updated 6/7/2006 9:58:48 AM ET 2006-06-07T13:58:48

Early morning telephone calls to transplant surgeon Bhargav Mistry’s home are not uncommon, but one last week about a donor organ was special: A liver had been found for his ailing 11-year-old daughter, Karishma.

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By Tuesday, Karishma was recovering from the surgery. She has a slight fever but could be out of the hospital by the weekend, doctors said. From her hospital bed, she said, “I feel good.”

The Mistrys had been waiting for the call since October, when doctors told them Karishma needed a new liver. She suffers from a condition called biliary atresia, a disease that causes liver failure. She was born without a gall bladder.

The family made the four-hour drive from their Fargo home to the University of Minnesota Children’s Hospital, Fairview in Minneapolis on Memorial Day. The surgery began about 11:30 p.m., and was complete the next morning.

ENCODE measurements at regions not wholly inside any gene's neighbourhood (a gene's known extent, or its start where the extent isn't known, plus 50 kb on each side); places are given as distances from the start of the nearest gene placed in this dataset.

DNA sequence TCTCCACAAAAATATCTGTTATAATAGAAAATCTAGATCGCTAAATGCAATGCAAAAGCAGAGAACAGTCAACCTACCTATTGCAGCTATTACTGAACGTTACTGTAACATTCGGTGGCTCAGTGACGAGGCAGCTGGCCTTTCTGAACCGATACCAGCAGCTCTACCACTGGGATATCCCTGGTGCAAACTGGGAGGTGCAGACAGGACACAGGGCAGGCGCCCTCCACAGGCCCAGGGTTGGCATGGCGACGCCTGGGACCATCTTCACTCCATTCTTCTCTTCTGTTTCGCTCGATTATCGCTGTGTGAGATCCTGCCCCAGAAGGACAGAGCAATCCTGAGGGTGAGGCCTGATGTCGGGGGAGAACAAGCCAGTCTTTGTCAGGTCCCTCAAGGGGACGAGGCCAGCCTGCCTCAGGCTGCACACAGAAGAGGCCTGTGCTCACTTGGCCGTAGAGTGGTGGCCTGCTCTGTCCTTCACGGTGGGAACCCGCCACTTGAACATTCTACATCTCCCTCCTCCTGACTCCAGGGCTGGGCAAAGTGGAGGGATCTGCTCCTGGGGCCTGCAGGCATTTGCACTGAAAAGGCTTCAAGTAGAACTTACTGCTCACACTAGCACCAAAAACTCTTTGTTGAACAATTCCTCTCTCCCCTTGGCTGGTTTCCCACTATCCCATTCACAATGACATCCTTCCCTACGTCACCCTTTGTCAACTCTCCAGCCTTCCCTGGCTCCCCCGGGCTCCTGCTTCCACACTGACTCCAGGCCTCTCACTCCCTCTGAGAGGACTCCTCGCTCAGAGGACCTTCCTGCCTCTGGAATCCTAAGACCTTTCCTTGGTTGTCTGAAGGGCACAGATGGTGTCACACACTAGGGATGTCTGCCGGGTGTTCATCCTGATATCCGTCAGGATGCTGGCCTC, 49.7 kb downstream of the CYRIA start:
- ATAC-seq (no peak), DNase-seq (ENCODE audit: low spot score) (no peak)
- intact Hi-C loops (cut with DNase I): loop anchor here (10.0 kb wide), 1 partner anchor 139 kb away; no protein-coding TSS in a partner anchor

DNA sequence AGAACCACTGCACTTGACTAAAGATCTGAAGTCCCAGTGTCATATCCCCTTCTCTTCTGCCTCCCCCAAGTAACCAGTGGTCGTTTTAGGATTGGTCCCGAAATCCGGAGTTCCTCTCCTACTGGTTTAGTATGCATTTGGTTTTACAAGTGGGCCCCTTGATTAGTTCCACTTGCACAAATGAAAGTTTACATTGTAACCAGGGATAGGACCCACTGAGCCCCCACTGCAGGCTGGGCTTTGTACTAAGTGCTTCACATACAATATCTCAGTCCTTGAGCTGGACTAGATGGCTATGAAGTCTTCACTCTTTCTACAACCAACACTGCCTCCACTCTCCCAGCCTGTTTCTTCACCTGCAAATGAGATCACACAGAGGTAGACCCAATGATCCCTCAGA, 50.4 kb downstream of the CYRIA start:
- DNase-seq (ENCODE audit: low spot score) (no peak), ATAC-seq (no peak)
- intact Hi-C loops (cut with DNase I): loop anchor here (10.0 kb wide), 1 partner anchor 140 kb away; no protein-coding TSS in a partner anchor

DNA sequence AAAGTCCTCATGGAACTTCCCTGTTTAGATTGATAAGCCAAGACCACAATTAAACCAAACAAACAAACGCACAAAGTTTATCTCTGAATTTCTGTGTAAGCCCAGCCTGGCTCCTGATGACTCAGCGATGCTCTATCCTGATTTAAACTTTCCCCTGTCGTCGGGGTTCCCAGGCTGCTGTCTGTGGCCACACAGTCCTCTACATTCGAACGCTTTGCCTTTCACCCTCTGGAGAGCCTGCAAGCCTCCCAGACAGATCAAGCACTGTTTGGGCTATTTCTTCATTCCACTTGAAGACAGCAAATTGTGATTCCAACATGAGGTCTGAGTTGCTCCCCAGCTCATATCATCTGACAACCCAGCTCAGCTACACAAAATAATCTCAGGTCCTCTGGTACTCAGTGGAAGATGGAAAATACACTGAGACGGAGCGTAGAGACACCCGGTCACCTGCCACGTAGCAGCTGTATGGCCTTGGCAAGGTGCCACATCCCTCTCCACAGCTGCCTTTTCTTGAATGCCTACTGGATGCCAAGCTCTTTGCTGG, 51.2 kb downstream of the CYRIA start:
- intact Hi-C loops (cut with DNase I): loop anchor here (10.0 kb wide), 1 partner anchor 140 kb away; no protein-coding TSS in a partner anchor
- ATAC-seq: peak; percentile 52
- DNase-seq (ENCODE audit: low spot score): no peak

“She already is feeling a little better and has more energy than she had before,” said her mother, Bhanu Odedra-Mistry, who like her husband is a physician at MeritCare Hospital in Fargo.

The girl’s parents have said they hope their daughter’s story can help increase awareness about organ donation for children. Nearly 92,000 people nationwide are waiting for organ donations, according to the United Network for Organ Sharing, which administers the nation’s transplant and donation network. Of those, 2,000 are children ages 17 and younger.

“Adults can mark it on the driver’s license and that gives them a chance to think about it,” her mother has said. “But for children, who knows about it?”


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